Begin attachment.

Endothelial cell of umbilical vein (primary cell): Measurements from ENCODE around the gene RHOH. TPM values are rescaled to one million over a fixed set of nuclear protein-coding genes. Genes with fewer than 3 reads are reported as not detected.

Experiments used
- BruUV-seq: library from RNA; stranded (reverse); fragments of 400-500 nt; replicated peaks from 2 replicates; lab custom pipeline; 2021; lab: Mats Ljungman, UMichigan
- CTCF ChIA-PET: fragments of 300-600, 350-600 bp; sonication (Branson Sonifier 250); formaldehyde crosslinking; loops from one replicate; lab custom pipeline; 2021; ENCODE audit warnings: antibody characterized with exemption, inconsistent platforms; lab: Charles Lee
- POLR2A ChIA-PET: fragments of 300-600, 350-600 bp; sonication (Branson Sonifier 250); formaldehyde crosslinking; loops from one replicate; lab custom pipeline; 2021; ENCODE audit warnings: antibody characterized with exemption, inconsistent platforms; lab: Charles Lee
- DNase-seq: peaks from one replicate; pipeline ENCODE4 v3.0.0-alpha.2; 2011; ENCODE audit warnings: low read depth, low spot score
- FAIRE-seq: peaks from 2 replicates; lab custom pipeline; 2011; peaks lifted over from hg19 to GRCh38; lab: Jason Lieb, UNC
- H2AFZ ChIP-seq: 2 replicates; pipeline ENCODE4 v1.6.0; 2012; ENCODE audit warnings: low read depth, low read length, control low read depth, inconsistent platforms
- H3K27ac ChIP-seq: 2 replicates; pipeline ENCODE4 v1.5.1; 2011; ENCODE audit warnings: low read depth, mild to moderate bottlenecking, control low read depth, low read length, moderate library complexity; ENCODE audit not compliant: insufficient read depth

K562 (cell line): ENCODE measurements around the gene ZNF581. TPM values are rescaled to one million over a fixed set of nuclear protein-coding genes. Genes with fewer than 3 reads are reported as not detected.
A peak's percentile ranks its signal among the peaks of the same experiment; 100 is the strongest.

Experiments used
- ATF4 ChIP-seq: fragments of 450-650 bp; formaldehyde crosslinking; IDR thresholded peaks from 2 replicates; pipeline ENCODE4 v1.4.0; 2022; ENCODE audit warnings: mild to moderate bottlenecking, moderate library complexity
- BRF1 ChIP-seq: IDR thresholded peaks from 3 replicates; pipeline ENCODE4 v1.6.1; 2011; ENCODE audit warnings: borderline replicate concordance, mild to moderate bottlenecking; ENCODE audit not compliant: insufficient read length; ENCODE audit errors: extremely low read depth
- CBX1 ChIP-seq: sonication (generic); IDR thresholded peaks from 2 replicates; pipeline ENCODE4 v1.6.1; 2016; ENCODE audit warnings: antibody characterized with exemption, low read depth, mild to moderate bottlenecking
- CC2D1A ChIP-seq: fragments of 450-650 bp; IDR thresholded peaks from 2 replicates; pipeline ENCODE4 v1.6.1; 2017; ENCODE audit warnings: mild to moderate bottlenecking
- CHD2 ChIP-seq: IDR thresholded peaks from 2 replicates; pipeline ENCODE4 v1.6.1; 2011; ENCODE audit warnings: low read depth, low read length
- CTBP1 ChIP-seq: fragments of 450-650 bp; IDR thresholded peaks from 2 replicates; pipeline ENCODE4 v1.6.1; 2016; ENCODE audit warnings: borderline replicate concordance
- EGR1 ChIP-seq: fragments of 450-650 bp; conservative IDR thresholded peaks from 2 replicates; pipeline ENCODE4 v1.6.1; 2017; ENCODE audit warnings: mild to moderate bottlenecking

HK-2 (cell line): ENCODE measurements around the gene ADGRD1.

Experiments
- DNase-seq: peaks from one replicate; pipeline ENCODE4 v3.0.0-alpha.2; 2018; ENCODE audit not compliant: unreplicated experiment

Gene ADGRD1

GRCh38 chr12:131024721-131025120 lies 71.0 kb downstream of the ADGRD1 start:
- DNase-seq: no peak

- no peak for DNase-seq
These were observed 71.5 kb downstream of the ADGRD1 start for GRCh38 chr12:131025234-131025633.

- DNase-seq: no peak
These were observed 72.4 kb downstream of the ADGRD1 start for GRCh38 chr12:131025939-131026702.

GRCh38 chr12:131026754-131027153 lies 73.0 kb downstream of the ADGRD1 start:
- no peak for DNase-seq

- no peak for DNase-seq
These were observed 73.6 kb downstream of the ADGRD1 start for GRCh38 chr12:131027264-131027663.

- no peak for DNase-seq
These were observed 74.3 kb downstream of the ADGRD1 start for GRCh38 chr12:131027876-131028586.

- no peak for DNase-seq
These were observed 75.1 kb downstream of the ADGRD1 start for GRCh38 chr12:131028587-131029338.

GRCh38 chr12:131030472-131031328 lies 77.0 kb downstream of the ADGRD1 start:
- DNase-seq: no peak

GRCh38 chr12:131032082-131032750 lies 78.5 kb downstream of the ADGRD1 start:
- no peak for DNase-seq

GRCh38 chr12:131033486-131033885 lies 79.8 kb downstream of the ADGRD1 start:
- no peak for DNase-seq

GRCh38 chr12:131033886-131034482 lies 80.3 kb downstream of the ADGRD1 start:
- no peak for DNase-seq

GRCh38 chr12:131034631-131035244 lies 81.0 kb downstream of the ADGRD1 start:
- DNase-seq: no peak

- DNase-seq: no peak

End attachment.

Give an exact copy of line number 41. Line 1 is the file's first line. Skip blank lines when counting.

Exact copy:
- no peak for DNase-seq